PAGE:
“This year, I will vote for a Democrat for the first time,” said Doug Elmets, a former Reagan administration staffer from California. Former Virginia GOP activist Jennifer Pierotti Lim tried to convince reluctant Republicans not just to stay home but to actively thwart Trump — “to not only oppose Donald Trump but to support Hillary Clinton.”

 

 

Clinton’s acceptance speech was vintage Hillary Clinton, more like a Bill Clinton State of the Union speech with a list of dozens of policy priorities than a poetic paean to a shining city on a hill, as depicted by Reagan or the late New York Governor Mario Cuomo. But its “we’re all in it patriotism” and unabashed Northern Methodist morality made it a rhetorical antidote to Trump’s “only I can solve it” message.

Leading up to Clinton’s speech were some of the most powerful speakers of the week, who skewered Trump with ridicule and passion, as they also made the case for Clinton.

Kareem Abdul-Jabaar introduced himself to America as fellow basketball superstar Michael Jordan. “I did that,” he said, “because I know Trump wouldn’t know difference.”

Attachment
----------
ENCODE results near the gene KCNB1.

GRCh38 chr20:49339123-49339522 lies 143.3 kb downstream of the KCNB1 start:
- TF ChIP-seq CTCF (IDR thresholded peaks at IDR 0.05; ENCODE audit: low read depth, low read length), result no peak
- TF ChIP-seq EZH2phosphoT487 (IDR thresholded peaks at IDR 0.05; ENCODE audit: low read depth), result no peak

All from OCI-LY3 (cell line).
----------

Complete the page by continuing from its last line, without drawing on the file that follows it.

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Donald Trump “smears the character of Muslims,” said Gold Star dad Khizr Khan of Charlottesville, Virginia.

There was no such levity in the words of Khizr Khan, a proud Muslim American whose son Army Captain Humayun Khan died in a suicide bombing in Iraq in 2004.

There was no way Clinton could bring more raw emotion to her speech than Khan. She didn’t try. She delivered a well-written speech effectively, if not effusively. It will be remembered more for its historical import than its historically important phrases.

Still, for the sake of the social media world in the year 2016, one zinger will go viral: “A man you can bait with a tweet is not a man we can trust with nuclear weapons.”

Clinton came into her convention week as a flawed messenger of a divided party. She remains a flawed messenger, but the party has been unified, with the exception of a small band of Bernie boo-birds who will choose a Green Party candidate who this week compared Clinton’s Democrats to Hitler’s Nazis.

To a large swath of America, Clinton will never be acceptable, and Trump will be the lesser of two evils. Or the man who can save America.

Trump’s campaign released a statement dismissing the speech as “a speech delivered from a fantasy universe, not the world we’re living in today.” Roger Ailes couldn’t have said it better. You’ll hear these talking points a lot in one of America’s two parallel political/media universes.